MSS Defence can help to select the right equipment and supply systems for both tactical and operational mobility, like wheeled vehicles, wheeled armored vehicles, armored personnel carriers (APC), trucks, cargo trailers, water trailers, fuel trailers, flatbeds, aircrafts, ships and boats and unmanned aircraft systems.
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Dutch government agrees on national military mobility plan
Military personnel transiting through the Netherlands in time of crisis should be able to do so as quickly as possible via 3 so-called multimodal corridors. These corridors are designated routes for military movements, with a minimal risk of delays. This is stated in the national military mobility plan, which was approved by the Dutch Council of Ministers.
The plan deals with the importance of the Netherlands as a strategic military transit country. It describes the principle of the corridors, possible bottlenecks and solutions. “This really is a milestone that increases the striking power of NATO and the EU,” the former Netherlands Minister of Defence Ank Bijleveld said. “It forms a comprehensive framework. Our allies can use it as a basis for their national plans. Indirectly, it is a joint plan, in the interest of the security of the Netherlands ánd Europe.”
Increased military mobility means addressing all issues that could delay military movements, from infrastructure such as bridges that are too low, to bureaucratic red tape. This includes authorisations for the transport of dangerous goods (ammunition) or the abundance of paperwork needed for borders crossings.
Increased military mobility means that military personnel and equipment can be deployed more quickly. Speed is a crucial weapon in military operations, and increasing it immediately makes NATO, the EU and their allies a more fearsome opponent.
Under the national plan, the 3 corridors will be laid out in the coming years, geographically divided across the Netherlands. For security reasons, details will not be made public. In principle, all major transit and host nation support activities will take place along these routes, thus expediting and simplifying the planning process. The review of this process has now started by setting up the Territoriaal Operatie Centrum (Territorial Operations Centre), which will coordinate planning.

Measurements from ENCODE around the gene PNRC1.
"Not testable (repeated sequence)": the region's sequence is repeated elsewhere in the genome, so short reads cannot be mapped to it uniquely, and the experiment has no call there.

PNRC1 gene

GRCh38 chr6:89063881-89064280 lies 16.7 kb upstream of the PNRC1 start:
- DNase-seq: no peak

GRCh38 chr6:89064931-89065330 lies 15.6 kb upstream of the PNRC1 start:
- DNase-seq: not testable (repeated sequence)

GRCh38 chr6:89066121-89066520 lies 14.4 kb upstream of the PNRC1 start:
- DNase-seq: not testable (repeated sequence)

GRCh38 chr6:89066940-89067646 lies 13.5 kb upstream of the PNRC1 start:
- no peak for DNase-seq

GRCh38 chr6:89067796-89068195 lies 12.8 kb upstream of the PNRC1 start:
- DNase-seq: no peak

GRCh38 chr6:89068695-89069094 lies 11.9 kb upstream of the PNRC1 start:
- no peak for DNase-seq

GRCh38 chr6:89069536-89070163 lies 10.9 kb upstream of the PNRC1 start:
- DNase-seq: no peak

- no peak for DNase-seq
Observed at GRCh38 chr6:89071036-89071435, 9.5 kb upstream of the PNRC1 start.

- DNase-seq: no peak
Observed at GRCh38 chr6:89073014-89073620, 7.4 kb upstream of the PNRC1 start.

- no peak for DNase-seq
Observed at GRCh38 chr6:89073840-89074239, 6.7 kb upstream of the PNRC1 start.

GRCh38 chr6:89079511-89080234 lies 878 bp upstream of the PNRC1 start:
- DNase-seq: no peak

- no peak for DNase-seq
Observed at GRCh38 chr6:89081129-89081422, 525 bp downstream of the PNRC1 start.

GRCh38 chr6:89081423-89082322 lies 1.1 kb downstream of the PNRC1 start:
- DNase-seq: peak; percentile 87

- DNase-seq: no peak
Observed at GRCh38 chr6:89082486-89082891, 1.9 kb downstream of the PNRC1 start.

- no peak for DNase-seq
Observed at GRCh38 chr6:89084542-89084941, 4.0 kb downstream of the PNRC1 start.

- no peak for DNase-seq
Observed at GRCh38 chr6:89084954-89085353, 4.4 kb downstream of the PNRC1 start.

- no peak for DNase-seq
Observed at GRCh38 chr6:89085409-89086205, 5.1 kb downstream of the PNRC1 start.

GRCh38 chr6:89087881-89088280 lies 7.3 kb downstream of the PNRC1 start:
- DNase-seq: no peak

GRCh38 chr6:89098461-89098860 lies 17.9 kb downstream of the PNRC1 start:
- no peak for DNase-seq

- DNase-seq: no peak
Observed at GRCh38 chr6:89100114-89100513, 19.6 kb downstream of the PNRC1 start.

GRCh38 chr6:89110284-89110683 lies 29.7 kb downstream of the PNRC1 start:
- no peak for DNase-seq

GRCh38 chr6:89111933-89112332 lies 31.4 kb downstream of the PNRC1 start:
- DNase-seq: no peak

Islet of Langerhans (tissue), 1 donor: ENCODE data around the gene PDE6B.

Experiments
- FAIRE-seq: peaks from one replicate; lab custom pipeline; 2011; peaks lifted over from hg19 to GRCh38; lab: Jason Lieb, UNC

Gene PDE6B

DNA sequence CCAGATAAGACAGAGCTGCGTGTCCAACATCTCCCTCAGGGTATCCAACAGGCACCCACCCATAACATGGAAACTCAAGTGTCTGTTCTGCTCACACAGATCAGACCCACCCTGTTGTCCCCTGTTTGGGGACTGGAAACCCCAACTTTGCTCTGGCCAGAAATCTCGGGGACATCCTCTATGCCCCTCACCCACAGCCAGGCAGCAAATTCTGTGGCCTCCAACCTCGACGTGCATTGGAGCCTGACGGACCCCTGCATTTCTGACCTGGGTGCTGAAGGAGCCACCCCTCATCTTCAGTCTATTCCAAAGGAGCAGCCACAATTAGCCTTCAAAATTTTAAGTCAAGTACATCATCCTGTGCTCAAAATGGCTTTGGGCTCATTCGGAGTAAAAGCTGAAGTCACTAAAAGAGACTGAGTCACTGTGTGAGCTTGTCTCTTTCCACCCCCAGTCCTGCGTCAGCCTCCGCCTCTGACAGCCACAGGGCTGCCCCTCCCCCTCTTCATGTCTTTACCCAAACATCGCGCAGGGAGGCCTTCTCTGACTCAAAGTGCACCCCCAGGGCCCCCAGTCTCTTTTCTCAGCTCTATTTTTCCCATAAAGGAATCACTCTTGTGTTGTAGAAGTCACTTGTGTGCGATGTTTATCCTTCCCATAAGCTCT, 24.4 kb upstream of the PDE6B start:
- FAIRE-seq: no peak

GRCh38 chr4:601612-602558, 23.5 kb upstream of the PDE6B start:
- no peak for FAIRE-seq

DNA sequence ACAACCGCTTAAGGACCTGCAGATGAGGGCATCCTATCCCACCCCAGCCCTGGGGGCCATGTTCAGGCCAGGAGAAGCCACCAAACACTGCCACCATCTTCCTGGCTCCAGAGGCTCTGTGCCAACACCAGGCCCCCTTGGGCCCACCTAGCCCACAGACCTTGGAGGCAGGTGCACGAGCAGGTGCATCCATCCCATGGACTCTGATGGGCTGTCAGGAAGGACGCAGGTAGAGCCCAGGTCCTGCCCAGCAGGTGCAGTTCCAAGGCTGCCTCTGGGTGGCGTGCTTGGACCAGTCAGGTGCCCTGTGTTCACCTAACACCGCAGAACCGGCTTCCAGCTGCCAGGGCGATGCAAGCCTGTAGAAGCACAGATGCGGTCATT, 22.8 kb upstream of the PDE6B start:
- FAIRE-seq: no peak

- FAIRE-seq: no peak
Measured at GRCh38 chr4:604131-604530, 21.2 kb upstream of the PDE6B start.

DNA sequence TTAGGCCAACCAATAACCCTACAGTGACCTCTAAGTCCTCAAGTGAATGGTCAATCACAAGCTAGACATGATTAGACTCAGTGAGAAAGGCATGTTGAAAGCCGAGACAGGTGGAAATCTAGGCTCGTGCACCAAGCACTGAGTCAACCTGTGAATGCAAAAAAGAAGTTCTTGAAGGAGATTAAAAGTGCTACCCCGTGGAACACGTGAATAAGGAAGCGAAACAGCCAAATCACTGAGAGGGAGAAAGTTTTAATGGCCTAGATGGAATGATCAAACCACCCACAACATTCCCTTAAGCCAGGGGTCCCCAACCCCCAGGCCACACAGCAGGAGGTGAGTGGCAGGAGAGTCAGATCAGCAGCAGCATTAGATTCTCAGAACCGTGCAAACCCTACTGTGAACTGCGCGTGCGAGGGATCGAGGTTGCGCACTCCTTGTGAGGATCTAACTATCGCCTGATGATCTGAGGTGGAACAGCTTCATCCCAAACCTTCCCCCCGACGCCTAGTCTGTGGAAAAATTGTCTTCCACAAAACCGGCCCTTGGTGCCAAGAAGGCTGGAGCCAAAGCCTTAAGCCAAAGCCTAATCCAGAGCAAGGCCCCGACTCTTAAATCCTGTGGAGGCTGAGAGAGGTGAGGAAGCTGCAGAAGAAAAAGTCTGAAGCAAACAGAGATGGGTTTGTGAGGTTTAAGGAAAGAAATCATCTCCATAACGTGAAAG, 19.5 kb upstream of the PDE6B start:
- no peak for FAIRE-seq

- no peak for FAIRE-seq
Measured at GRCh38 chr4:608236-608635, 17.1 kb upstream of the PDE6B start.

The corridors, with roads, railways and waterways, will be supported by 3 logistics hubs to be set up. Here, personnel and equipment are taken care of and, if necessary, can assemble. In addition, thanks to the plan, agreements can be made with local parties, and laws and regulations can be adapted for such things as ammunition transports.
The digital planning system ‘interactive Host Nation Support’ (iHNS), which was developed by the Netherlands, will also speed up the process. Partner countries can join at a later stage. “iHNS will replace 5 systems, saving mountains of paperwork and time,” Minister Bijleveld said.
Suitable for the largest and heaviest materiel
The corridors will be set up in accordance with the European military guidelines for infrastructure, which are designed to accommodate the largest and heaviest materiel. The ‘military mobility bottleneck analysis’ published last year showed that the Dutch infrastructure can deal with practically all transports, with the possible exception of a single bridge here or there that is not high enough. The excellent Dutch waterways network has no bottlenecks and therefore serves as a backup option. For robust and flexible military movements, however, more options must become available over time.
Military mobility is a prime example of a topic where civil-military cooperation is very important. For instance, agreements will be made with the Ministry of Infrastructure and Water Management and the Directorate-General for Public Works and Water Management. From now on, they will to the furthest extent possible include military requirements in civil infrastructure projects.
Leading role for the Netherlands
The Netherlands is an international leader in the field of military mobility, thanks to its logistical expertise and its significant role as ‘gate of Europe’ and military transit country for its allies.
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